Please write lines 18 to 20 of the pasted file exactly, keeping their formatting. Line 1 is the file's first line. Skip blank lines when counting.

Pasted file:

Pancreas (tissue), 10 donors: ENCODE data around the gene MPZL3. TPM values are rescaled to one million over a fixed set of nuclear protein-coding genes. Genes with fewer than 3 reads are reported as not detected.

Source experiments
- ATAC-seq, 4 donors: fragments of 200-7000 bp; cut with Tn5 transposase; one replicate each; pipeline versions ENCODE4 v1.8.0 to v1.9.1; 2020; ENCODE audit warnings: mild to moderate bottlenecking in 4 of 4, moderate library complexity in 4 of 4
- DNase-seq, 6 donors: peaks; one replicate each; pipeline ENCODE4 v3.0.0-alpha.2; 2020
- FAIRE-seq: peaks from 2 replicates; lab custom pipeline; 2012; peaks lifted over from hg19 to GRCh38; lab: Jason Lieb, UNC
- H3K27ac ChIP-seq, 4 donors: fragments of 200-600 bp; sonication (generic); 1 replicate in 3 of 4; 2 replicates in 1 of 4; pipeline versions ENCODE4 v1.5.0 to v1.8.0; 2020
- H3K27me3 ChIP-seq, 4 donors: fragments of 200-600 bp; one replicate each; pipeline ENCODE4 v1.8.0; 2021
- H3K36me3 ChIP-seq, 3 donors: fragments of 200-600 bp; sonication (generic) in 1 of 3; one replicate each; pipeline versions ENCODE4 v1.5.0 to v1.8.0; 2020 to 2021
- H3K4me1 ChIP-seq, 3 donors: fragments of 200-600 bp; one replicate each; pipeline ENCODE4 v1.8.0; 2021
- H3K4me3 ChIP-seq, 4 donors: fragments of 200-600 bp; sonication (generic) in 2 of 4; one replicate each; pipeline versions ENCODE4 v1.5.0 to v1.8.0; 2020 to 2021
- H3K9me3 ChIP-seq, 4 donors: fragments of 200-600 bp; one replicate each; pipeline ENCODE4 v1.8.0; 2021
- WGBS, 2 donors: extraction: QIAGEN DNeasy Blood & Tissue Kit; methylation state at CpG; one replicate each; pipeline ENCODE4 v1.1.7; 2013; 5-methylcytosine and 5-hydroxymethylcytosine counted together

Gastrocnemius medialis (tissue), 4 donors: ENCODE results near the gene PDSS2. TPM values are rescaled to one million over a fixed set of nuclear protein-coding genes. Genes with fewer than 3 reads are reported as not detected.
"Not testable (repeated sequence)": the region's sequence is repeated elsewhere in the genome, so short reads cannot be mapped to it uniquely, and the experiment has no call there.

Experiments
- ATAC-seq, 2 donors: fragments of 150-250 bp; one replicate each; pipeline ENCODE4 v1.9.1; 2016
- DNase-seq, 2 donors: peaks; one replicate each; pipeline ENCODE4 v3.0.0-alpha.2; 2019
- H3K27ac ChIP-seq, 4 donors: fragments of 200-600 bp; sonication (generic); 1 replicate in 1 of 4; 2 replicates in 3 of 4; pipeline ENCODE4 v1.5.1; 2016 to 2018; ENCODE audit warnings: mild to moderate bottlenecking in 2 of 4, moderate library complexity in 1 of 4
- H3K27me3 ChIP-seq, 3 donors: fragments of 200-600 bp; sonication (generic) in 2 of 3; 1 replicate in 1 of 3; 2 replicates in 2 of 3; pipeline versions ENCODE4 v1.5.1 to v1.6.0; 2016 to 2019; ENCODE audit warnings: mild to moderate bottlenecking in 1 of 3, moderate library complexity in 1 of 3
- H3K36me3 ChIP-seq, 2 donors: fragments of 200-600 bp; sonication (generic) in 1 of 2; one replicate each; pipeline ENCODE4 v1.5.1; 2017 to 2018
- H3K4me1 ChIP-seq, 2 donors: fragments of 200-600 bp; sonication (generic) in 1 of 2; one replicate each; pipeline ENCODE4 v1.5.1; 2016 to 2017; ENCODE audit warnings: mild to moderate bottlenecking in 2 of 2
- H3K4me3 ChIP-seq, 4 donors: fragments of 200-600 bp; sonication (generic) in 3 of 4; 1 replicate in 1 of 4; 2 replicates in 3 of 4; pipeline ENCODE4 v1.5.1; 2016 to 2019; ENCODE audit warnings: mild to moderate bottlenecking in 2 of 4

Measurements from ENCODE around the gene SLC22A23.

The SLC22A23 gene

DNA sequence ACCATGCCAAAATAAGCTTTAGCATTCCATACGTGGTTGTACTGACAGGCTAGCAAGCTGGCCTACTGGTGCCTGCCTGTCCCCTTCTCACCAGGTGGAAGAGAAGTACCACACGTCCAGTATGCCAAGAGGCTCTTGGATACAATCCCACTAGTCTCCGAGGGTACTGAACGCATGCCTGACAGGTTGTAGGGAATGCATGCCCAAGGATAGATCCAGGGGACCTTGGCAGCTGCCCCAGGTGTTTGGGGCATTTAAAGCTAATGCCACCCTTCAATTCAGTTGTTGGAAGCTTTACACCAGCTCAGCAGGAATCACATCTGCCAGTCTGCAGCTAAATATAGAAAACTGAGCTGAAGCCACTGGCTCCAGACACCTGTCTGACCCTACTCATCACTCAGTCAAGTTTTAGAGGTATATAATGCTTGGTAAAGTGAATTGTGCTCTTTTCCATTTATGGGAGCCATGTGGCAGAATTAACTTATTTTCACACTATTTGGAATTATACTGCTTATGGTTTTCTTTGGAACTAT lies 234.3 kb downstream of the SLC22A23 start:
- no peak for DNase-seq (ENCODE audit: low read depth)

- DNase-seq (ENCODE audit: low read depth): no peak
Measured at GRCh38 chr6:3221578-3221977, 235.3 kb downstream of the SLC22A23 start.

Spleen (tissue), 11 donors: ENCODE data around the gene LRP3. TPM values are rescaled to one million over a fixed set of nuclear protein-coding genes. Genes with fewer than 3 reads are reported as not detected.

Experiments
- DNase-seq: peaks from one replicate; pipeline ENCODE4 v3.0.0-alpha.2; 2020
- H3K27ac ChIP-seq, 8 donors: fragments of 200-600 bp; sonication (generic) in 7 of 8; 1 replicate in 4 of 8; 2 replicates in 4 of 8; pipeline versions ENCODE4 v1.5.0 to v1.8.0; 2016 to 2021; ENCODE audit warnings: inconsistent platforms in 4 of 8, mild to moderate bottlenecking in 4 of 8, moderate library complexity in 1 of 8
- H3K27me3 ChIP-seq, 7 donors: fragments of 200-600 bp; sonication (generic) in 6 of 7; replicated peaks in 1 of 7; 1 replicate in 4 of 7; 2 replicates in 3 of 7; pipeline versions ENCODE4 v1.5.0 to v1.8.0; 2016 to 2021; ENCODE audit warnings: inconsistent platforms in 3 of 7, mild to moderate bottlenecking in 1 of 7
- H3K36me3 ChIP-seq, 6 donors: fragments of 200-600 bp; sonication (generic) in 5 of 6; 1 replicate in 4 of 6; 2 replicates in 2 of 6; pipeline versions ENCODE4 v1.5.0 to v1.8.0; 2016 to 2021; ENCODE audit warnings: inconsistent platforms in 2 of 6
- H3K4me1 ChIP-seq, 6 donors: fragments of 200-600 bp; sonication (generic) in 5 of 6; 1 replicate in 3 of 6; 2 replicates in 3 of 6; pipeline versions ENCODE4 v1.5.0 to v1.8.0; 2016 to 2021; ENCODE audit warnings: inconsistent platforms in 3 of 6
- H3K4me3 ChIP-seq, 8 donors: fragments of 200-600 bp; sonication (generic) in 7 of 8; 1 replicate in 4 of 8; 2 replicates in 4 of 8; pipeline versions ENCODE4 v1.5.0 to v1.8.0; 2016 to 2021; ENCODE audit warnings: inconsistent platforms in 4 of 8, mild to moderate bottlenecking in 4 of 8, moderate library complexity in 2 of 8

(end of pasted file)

- H3K27ac ChIP-seq, 4 donors: fragments of 200-600 bp; sonication (generic); 1 replicate in 1 of 4; 2 replicates in 3 of 4; pipeline ENCODE4 v1.5.1; 2016 to 2018; ENCODE audit warnings: mild to moderate bottlenecking in 2 of 4, moderate library complexity in 1 of 4
- H3K27me3 ChIP-seq, 3 donors: fragments of 200-600 bp; sonication (generic) in 2 of 3; 1 replicate in 1 of 3; 2 replicates in 2 of 3; pipeline versions ENCODE4 v1.5.1 to v1.6.0; 2016 to 2019; ENCODE audit warnings: mild to moderate bottlenecking in 1 of 3, moderate library complexity in 1 of 3
- H3K36me3 ChIP-seq, 2 donors: fragments of 200-600 bp; sonication (generic) in 1 of 2; one replicate each; pipeline ENCODE4 v1.5.1; 2017 to 2018